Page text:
I didn't use fresh tomatoes since the ones at the store looked rather sorry, I just threw two cans of fire-roasted tomatoes in and smooshed them up against the side of the pan to break them up into smaller chunks. I used closer to three pounds of clams so increased everything a bit and added more wine as well to make sure there was enough juice. And I'd definitely add the crushed chili flakes as the added heat makes this all the more flavorful!

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Old 11-26-2008, 06:02 AM   #7
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That's pretty similar to this recipe, Zereh Mojo Moulies Recipe : Alton Brown : Food Network
I made this a couple months ago and it was pretty good.

Shoot. Aren't the attachments working? I can't get the pic in.
There's a pic of them in this thread
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Old 11-26-2008, 07:33 AM   #8
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I make white clam sauce for pasta with canned baby clams.....I live in the midwest, would you trust fresh clams when you are thousands of miles from the ocean....not this girl!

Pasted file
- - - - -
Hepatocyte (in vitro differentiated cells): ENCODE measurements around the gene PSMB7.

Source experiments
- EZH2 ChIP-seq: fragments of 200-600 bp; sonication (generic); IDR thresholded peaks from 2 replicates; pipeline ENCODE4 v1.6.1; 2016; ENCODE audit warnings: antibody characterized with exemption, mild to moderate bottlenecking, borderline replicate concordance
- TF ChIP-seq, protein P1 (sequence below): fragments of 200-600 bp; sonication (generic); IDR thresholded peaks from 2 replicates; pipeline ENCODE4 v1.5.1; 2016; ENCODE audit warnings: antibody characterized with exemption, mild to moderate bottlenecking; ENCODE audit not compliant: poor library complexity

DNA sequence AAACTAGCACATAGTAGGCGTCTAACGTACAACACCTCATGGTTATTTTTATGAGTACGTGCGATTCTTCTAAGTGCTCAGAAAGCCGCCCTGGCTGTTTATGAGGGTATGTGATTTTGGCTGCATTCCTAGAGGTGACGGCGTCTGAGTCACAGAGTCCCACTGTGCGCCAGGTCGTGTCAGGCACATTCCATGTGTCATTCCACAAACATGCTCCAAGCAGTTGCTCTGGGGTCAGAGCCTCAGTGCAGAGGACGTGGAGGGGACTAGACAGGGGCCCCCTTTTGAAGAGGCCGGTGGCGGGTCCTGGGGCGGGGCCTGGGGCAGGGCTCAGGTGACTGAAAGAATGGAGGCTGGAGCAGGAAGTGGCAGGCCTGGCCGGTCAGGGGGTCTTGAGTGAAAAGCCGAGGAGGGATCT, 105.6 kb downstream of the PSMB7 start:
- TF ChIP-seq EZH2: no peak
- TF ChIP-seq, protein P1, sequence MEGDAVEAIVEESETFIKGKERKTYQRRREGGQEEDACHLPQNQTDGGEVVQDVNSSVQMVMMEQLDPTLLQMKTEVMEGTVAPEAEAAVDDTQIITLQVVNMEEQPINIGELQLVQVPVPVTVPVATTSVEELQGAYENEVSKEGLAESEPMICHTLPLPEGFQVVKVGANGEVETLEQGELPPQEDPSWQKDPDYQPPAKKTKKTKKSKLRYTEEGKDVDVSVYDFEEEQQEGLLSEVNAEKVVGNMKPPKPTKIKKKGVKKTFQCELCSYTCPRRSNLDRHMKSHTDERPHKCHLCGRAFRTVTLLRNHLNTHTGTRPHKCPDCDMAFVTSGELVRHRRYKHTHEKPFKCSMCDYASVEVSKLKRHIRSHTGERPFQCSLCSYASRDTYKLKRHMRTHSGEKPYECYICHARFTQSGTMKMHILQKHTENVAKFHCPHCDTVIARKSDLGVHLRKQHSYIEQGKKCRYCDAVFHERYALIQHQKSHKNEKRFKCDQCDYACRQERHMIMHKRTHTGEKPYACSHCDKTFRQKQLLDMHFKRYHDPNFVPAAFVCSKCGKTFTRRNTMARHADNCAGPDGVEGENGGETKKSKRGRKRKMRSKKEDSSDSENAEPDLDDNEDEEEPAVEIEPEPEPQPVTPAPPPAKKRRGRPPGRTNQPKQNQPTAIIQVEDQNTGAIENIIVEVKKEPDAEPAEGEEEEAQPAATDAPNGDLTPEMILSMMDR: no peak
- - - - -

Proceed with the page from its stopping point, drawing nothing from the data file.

Pacanis, love your avatar!
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Old 11-27-2008, 01:25 PM   #9
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Actually, fresh bivalves are one of the few fresh seafood items you CAN trust, because it's easy to tell if they're alive & thus fresh - unlike other seafood items. Plus, treated correctly, they remain fresh & alive for quite awhile after harvest.

If they're tightly closed when you buy them (or close tightly after a light tap on the shell), they're tagged with their place of origin, & you discard any that don't open while cooking, you're safely good to go.
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Old 12-02-2008, 10:38 AM   #10
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Here's how I make clams.

I still need to try adding the chorizo as Ironchef suggested. The white wine and thyme is awesome with clams.

Don't forget the toast!